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Legal Lies

Via Steve Bates, Thom Hartmann has an informative piece about “corporate personhood”, Wal-Mart Is Not a Person, and actually explains what the legal decision in Santa Clara County v. Southern Pacific Railroad Company, 118 U.S. 394 (1886) says about the concept – well, nothing.

The reference to “corporate personhood” is in the preface to the decision written by a court reporter, not in the decision rendered by the Court. Justice Sotomayor indicated a desire to revisit the concept during the Citizens United case, but the Synod¹ wasn’t having it. The “precedent” for all of these decisions doesn’t actually exist.

Oly Mike at The Left Coaster discusses another Supreme Court decision that is pending on the State Secrets Privilege claimed by the Executive.

That is based on the decision in United States v. Reynolds, 345 U.S. 1 (1953), which does exist, but there is one major problem – there were no State Secrets involved in the case. This was about the crash of a B-29 and the report on the accident investigation. When the report was finally de-classified, it was discovered that there was no justification for classifying it in the first place, because it contained no “State Secrets”. The Executive had won a privilege by lying to the Court.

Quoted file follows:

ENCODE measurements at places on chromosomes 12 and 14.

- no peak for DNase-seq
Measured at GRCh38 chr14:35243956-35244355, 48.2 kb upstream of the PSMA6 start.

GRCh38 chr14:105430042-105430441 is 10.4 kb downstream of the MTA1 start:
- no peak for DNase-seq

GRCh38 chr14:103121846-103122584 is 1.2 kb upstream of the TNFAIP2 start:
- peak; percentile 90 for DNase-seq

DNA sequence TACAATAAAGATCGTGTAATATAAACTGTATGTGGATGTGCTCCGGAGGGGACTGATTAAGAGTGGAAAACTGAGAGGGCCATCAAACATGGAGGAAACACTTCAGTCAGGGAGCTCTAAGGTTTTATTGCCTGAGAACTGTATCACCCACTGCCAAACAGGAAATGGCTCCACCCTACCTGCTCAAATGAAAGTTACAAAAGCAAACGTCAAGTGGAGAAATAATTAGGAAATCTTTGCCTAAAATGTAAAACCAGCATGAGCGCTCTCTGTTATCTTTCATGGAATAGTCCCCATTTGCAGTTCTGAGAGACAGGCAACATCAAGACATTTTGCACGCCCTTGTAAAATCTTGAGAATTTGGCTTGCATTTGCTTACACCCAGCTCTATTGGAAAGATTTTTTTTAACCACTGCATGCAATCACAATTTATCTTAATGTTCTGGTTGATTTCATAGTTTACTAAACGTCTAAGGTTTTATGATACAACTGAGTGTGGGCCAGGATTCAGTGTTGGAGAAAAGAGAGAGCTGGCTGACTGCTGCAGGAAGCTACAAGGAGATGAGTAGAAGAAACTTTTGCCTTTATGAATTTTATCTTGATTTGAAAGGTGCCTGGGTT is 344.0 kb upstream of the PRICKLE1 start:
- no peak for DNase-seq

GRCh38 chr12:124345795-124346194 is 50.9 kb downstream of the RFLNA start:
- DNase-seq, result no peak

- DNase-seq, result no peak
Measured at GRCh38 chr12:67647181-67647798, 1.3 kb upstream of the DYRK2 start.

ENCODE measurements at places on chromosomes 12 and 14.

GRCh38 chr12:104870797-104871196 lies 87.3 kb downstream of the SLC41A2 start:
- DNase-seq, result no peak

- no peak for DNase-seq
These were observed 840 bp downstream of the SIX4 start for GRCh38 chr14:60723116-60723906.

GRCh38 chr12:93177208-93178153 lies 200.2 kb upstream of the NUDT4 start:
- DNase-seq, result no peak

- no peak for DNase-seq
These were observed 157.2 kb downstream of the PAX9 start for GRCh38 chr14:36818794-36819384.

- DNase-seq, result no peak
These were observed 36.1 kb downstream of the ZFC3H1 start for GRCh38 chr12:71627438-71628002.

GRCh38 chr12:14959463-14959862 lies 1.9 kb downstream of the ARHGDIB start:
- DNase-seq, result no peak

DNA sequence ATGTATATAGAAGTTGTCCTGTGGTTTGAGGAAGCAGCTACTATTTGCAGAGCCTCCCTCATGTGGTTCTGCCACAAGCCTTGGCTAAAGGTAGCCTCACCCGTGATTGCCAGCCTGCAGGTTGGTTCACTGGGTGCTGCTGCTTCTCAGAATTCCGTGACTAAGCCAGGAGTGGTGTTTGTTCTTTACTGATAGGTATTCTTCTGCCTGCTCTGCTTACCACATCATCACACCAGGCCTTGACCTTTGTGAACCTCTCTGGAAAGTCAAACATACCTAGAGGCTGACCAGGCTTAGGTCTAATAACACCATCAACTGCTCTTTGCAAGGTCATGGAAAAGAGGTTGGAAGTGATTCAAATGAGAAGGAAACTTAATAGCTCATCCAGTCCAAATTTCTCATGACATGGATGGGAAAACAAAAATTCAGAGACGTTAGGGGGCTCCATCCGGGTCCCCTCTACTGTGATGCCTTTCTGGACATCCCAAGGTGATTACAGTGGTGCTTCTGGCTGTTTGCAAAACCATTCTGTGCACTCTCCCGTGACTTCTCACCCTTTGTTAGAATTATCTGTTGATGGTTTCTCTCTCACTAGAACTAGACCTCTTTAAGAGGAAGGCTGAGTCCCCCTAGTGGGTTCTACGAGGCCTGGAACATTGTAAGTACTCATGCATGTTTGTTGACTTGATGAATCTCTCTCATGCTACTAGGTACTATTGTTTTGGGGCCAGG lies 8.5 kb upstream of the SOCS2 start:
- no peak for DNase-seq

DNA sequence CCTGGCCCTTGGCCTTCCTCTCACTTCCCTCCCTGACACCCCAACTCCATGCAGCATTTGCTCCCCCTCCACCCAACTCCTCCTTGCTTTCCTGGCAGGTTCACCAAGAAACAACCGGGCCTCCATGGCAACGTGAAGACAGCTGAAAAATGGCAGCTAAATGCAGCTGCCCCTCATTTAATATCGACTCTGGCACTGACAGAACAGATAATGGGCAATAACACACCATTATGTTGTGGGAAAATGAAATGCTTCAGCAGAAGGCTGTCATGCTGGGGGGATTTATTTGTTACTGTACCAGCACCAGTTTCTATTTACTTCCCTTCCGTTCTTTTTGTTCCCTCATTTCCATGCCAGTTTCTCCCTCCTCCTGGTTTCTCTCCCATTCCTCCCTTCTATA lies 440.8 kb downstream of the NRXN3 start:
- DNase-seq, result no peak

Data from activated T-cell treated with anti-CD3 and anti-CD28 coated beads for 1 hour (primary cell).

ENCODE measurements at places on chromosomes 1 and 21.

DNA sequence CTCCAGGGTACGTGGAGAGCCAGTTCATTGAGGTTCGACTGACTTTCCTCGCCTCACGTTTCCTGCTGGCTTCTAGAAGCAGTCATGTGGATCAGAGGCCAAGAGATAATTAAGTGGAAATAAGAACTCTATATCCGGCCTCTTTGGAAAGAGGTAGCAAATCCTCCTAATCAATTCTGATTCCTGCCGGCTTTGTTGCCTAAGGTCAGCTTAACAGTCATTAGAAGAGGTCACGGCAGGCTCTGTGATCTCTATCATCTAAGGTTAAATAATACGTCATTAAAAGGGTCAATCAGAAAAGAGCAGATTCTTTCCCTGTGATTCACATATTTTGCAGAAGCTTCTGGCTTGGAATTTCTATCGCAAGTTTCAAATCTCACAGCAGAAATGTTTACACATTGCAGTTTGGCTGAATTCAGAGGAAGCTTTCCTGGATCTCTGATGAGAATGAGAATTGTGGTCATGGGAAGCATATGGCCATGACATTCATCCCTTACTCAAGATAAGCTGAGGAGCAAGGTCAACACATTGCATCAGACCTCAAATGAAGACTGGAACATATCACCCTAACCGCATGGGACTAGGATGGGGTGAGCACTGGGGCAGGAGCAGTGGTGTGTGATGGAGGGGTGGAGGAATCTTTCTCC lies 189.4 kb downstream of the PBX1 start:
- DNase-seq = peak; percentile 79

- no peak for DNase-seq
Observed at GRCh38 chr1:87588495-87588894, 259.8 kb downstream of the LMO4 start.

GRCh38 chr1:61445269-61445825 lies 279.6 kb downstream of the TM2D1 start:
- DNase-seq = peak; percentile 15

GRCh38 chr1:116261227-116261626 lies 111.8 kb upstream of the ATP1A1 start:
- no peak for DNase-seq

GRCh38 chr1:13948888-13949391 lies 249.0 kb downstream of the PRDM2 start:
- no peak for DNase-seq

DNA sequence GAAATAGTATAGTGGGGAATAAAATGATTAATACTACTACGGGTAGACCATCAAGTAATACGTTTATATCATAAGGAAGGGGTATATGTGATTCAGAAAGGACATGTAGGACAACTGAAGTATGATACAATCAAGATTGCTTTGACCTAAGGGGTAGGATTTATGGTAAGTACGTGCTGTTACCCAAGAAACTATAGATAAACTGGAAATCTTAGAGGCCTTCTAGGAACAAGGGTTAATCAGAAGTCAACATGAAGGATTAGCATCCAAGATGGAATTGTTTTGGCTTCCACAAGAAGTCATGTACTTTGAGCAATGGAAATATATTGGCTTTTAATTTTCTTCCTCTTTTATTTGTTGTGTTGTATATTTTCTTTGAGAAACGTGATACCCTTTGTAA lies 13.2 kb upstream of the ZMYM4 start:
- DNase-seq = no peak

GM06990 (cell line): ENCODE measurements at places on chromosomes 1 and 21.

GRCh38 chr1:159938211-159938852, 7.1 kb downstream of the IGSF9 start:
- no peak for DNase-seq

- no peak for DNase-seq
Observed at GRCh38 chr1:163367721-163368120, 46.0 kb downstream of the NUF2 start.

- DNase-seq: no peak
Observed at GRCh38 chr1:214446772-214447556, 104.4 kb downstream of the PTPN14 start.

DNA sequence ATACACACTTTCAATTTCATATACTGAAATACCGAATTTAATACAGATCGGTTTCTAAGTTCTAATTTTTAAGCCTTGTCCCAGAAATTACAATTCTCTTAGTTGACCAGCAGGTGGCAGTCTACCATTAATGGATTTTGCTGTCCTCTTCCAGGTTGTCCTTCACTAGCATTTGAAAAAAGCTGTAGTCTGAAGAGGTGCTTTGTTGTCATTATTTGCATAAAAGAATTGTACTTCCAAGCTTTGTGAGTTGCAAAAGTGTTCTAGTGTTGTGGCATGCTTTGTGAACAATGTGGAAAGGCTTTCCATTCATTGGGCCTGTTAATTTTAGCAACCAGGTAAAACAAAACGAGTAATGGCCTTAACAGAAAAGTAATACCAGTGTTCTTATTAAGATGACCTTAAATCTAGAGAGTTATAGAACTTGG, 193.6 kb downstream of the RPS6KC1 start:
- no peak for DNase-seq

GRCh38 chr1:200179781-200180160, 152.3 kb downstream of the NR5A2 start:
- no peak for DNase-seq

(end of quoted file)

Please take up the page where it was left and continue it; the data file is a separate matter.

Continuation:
It is bad enough living with some of the totally off-the-wall decisions that courts make, without having to put up with things based on lies or made up from whole cloth.

1. The five conservative male Catholics who get to make all of the decisions.

2 comments

1 Steve Bates { 01.19.11 at 4:29 pm }

Notwithstanding the relatively moderate nature of Clinton’s and Obama’s appointees, the Supreme Court has been, for most of my adult life, an ideologically driven institution. “Synod” indeed.

It’s particularly discouraging, since the Court, in John Marshall’s day, in Marbury v. Madison, took for itself the power to rule laws unconstitutional… or not. Yes, I know, Wiki Answers, in a variety of posts, lists “Article III” as the source of that power, but the quotes they cite inevitably are completely general in nature and say nothing about decisions of constitutionality… because, face it, there is no suitable citation in the Constitution. The Court, arguably as conservative then as it is now, saw a power vacuum and filled it.

2 Bryan { 01.19.11 at 4:52 pm }

The Supreme Court has the power to decide cases without establishing precedents, and does it quite often, The Heller decision on the Second Amendment was limited to DC. It took another case to expand the principle through the Fourteenth Amendment.

The damage is done when the Court decides to create a broad precedent from a very narrow case, because the wider implications are never reviewed or discussed.